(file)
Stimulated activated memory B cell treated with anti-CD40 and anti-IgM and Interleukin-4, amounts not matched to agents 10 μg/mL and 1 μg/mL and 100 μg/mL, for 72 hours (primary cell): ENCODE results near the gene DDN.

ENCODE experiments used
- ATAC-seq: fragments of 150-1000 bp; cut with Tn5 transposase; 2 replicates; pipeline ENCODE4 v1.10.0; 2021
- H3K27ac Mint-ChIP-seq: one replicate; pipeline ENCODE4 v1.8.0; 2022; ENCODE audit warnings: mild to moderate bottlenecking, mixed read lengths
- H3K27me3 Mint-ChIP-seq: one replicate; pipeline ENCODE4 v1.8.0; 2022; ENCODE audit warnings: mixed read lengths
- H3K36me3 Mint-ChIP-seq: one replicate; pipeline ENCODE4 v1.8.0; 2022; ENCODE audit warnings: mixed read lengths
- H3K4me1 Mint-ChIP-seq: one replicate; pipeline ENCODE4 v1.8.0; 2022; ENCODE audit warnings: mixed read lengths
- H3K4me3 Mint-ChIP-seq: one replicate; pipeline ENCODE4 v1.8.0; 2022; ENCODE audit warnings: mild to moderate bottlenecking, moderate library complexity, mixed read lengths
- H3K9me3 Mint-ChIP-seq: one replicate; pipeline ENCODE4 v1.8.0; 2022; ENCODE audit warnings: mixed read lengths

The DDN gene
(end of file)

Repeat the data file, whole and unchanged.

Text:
Stimulated activated memory B cell treated with anti-CD40 and anti-IgM and Interleukin-4, amounts not matched to agents 10 μg/mL and 1 μg/mL and 100 μg/mL, for 72 hours (primary cell): ENCODE results near the gene DDN.

ENCODE experiments used
- ATAC-seq: fragments of 150-1000 bp; cut with Tn5 transposase; 2 replicates; pipeline ENCODE4 v1.10.0; 2021
- H3K27ac Mint-ChIP-seq: one replicate; pipeline ENCODE4 v1.8.0; 2022; ENCODE audit warnings: mild to moderate bottlenecking, mixed read lengths
- H3K27me3 Mint-ChIP-seq: one replicate; pipeline ENCODE4 v1.8.0; 2022; ENCODE audit warnings: mixed read lengths
- H3K36me3 Mint-ChIP-seq: one replicate; pipeline ENCODE4 v1.8.0; 2022; ENCODE audit warnings: mixed read lengths
- H3K4me1 Mint-ChIP-seq: one replicate; pipeline ENCODE4 v1.8.0; 2022; ENCODE audit warnings: mixed read lengths
- H3K4me3 Mint-ChIP-seq: one replicate; pipeline ENCODE4 v1.8.0; 2022; ENCODE audit warnings: mild to moderate bottlenecking, moderate library complexity, mixed read lengths
- H3K9me3 Mint-ChIP-seq: one replicate; pipeline ENCODE4 v1.8.0; 2022; ENCODE audit warnings: mixed read lengths

The DDN gene